The concept of mindset used in the Proactive Resilience model is based on research by a team of Harvard scientists in 2011. The researchers showed that great amounts of stress and the perception that stress is negatively affecting our health are both associated with poor physical and mental health. The researchers even demonstrated that this combination of a large amount of stress and the perception of stress as a health risk increase the risk of premature death. In contrast, participants in the study who reported experiencing large amounts of stress but perceived that stress as not affecting their health, showed a decreased risk of premature death. This proves that we can actively increase our chances of a healthier and longer life if we change our mindset with regard to stress and stressful situations.
What you can do at an individual level
We should all work to develop our own personal proactive resilience. It is up to us as individuals to decide whether we want to take a proactive role in living a healthy and happy life or whether we want to continue playing the role of a victim to stress. Business leaders, in particular, need to start the journey of improving resilience in their organisation by looking at and working on themselves first.
To achieve a resilient life, we must constantly work at ourselves, slow ourselves down and listen to the things our body tells us. If we are not cautious, we start living in survival mode, which has negative impacts on our health. Because of the permanently increased heart rate, we may suffer from hypertension and other cardiovascular diseases. Our immune system will weaken because of the lack of nutrients we receive due to the reduced activity of our gastro internal system. This can lead to chronic diseases or inflammations. In other words, we put our health at serious risk if we do not ensure that our body gets a respite from stress. We must comprehend that – unlike our ancestors – we do not have to fight for our lives when we are at work. We therefore need to learn to differentiate between real, beneficial stress that helps us to perform and react quickly and unnecessary stress we create for no good reason. What we have to recognise is that we must relax to give our body a break from survival mode so that we have the chance to recharge our batteries, otherwise they may well one day run out. This is easier said than done.
To help people to learn how to become resilient – especially at an individual level –, DuPont Sustainable Solutions has developed the “Reframing Stress – Living Proactive Resilience” workshop. In this workshop, participants learn more about the physiology of stress and how it can affect their health. They also explore the differences between real stress and “self-made” stress. With that knowledge, participants work on quick wins which they can integrate directly in their lives. However, the focus of the workshop is to work with participants on their mindset, re-evaluating certain situations so that stress can be avoided in the first place. There is also a module for leaders which looks at team resilience, leadership roles and responsibilities.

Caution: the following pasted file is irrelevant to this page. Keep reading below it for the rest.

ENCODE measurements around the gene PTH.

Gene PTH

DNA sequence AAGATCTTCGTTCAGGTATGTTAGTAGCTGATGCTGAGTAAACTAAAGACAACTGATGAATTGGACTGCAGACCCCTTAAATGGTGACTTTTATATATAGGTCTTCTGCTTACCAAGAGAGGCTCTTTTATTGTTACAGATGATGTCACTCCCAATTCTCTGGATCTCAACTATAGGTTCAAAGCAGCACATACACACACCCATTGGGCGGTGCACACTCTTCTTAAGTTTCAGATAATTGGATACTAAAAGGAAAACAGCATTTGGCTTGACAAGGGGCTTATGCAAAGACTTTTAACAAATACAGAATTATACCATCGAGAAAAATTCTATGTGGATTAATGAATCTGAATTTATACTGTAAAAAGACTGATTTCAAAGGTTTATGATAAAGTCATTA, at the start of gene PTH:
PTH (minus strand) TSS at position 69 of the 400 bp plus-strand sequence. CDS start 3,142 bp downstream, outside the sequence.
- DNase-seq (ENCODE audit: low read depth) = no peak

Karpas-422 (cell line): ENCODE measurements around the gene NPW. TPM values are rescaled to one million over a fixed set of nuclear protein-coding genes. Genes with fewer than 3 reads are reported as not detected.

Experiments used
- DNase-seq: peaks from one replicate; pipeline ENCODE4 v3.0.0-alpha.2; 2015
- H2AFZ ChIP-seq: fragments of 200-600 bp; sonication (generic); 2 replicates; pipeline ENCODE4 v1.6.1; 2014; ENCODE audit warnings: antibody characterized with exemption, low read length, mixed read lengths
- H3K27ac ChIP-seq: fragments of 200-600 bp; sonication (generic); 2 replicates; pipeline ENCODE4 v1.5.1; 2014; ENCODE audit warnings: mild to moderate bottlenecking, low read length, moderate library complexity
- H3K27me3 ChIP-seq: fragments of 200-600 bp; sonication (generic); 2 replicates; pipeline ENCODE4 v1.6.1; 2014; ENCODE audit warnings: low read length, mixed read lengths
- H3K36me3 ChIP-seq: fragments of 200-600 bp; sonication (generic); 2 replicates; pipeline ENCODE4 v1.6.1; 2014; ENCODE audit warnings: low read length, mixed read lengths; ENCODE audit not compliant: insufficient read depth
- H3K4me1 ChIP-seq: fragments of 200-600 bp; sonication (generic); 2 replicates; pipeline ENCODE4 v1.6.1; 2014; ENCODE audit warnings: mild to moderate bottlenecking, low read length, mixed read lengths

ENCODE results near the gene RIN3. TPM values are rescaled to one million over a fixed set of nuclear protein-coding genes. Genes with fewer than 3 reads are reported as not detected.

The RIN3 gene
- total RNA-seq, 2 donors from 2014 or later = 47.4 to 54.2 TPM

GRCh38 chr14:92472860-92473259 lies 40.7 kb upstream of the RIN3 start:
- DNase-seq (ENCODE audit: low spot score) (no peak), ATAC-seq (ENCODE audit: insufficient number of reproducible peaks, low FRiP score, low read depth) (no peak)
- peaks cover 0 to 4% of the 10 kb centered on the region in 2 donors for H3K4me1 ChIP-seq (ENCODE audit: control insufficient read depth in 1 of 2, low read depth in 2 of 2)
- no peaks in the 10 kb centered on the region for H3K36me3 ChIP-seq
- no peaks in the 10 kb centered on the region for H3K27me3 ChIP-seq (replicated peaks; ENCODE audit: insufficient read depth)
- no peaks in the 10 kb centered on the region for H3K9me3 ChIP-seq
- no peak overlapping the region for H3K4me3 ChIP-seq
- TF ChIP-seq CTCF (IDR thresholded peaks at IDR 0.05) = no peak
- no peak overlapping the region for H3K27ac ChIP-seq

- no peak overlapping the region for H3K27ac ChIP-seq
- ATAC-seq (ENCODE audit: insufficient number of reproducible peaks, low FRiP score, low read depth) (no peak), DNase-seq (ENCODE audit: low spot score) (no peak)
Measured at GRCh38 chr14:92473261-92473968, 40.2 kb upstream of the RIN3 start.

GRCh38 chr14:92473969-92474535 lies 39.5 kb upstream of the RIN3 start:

To summarise, we must learn “to think about what we think about” in order to live a more resilient life. So, the next time you are attacked by a tiger (or a deadline), maybe you can think about this article and try to fight the stress instead of letting it chase you. You are likely to be healthier and more productive for it.
Fabian Grimm & Meike Ruppel
Fabian Grimm has been working on the topic of resilience together with DuPont Sustainable Solutions since September 2018. With a background in “Intercultural Business Psychology”, Fabian’s work focuses on mental health and resilience in intercultural organisations.
Meike Ruppel has been with DuPont Sustainable Solutions since 2015. In her role as a Learning and Development Consultant and Instructional Designer, she has worked with clients across Europe developing blended learning programmes with a focus on mindset and behaviour. She holds a master’s degree in “Work and Organisational Psychology” from Maastricht University, as well as several coaching qualifications.
 Ghandi, Parastoo; Hejazi, Elahe; Ghandi, Nahid (2017): A Study on the Relationship between Resilience and Turnover Intention: With an Emphasis on the Mediating Roles of Job Satisfaction and Job Stress.
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 Keller, A., Litzelman, K., Wisk, L. E., Maddox, T., Cheng, E. R., Creswell, P. D., & Witt, W. P. (2011). Does the perception that stress affects health matter? The association with health and mortality. Health psychology: official journal of the Division of Health Psychology, American Psychological Association, 31(5), 677-84.